If we want the government to increase funding for Pharmac, then we need to state unequivocally what we will trade and be specific. Perhaps it is best that we raise the age of entitlement for NZ Superannuation to 67 or 68. This could be a small price to pay so that those in desperate need can access medicines. Or perhaps we forgo special education support for children with learning difficulties, or perhaps we’d rather have less disposable income and simply raise taxes.
Funding of medicines is up to us
We need to vocalise our priorities and elect a government consistent with that prioritisation. Alternatively the government should offer us clear choices, and respect our decisions. It is up to us to determine how much Pharmac can ultimately spend on medicines. We should not be attacking the organisation that actually drives medicine prices down, and gets us the very best deal possible on hundreds of life-saving products.
All of the above are viable solutions to the ‘Pharmac problem’ but this just shows that Pharmac is not the problem, indeed, Pharmac is the solution to the constraints imposed. The resourcing problem is us and our unwillingness to put forward suggestions for managing the opportunity cost of buying more medicines. Given that attack politics is not constructive, I’ve previously suggested some policies relevant to Pharmac, including factors for consideration here, why we shouldn’t fund some expensive medicines here and I’ve also suggested ways to decrease the cost-burden of cancer in New Zealand here. We need solutions, not criticisms.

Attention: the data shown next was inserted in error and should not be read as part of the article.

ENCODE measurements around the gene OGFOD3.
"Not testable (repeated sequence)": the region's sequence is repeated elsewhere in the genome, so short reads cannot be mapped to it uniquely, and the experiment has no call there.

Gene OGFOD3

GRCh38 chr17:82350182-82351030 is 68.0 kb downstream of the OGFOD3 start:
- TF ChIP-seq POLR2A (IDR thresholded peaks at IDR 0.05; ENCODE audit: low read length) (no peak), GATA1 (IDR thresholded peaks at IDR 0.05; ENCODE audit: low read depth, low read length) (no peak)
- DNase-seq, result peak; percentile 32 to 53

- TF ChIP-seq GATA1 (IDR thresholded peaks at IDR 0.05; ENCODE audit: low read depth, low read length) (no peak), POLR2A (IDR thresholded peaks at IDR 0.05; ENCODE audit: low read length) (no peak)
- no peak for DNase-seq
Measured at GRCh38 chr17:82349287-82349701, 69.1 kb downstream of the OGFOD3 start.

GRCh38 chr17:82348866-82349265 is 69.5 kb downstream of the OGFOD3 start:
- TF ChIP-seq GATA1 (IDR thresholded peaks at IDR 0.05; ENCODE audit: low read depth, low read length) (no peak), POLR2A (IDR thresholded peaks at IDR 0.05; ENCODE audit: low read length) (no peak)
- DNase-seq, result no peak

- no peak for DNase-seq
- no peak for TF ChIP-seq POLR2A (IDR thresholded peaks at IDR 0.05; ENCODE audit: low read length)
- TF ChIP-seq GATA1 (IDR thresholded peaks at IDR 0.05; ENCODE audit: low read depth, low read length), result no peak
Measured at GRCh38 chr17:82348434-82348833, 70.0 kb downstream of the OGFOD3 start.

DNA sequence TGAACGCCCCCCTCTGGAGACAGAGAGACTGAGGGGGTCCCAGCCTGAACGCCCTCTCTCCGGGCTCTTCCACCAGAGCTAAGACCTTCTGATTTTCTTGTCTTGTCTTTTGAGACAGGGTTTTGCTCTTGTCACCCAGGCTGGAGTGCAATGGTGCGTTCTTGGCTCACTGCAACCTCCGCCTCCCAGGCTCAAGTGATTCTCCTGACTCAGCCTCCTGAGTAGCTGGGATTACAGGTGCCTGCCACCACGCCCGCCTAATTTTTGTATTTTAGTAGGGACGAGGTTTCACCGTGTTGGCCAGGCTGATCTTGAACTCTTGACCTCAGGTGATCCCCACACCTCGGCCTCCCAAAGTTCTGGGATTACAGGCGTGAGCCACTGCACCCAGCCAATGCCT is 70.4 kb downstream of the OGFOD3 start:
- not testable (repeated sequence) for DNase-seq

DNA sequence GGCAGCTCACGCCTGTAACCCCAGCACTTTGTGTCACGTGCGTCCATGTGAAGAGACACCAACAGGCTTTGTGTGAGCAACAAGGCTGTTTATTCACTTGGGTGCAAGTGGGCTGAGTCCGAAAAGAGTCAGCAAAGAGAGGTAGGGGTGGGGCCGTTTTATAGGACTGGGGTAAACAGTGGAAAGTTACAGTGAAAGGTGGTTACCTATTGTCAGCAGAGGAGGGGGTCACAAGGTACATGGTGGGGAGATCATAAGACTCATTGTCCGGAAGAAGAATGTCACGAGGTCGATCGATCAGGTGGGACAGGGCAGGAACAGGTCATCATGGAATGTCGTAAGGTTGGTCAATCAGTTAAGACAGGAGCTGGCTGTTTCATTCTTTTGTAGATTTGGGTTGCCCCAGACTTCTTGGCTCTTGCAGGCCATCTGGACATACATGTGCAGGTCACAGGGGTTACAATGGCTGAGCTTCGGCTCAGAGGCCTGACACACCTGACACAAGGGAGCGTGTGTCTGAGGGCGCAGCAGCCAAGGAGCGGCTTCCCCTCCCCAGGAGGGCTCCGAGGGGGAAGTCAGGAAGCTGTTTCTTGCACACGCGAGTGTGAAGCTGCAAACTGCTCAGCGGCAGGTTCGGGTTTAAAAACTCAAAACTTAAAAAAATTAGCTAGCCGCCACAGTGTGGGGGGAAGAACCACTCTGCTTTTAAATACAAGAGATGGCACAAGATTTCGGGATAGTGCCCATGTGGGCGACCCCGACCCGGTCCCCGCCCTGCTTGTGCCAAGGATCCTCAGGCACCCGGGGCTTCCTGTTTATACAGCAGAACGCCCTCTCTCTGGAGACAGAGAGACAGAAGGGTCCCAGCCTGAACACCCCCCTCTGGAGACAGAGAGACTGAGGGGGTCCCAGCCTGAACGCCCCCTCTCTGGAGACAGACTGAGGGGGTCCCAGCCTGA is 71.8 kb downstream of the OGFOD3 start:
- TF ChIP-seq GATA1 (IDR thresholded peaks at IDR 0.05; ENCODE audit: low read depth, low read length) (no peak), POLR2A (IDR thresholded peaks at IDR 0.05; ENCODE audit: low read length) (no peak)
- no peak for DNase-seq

It doesn’t matter where you draw the value for money line, there will always be medications that sit above it. If Pharmac’s budget was doubled, there would still be patients who in theory would derive benefit from expensive but unfunded medications. The problem of prioritisation will persist. But if we uncap the Pharmac budget, then other budgets must necessarily have sinking lids.
What will we agree to forgo?
So think of this, perhaps we should all forgo some superannuation to fund a $75,000 drug that extends a cancer patient’s life by 3 months. Or perhaps NZ Super should be means tested. Those might actually be morally correct things to do. But again, the crux of the problem then isn’t Pharmac, it is us. Whenever the government suggests raising the age of NZ Super we all scream foul. Whenever the government suggests increasing GST we all scream foul. Whenever the government suggests cutting services, we all scream foul. In that case, it is not Pharmac who are morally bankrupt, it is us.
Overall, we need to vocalise the solution not the problem. Investigative reporting needs to present this wider societal and political context and not merely act as an advocate for a few.
One thought on “Guyon, we are the problem, not Pharmac”
One of the major issues, as pointed out elsewhere, is the ridiculously inflated charges for some of the medication. Research aside, I don’t believe it adds up as required to be that inflated.
I’d also note it’s easier to be dispassionate when the person with cancer or other ailment isn’t someone who is more dear to you than your own life.
Better coordinated care, better screening and more prevention are indeed other valuable tools.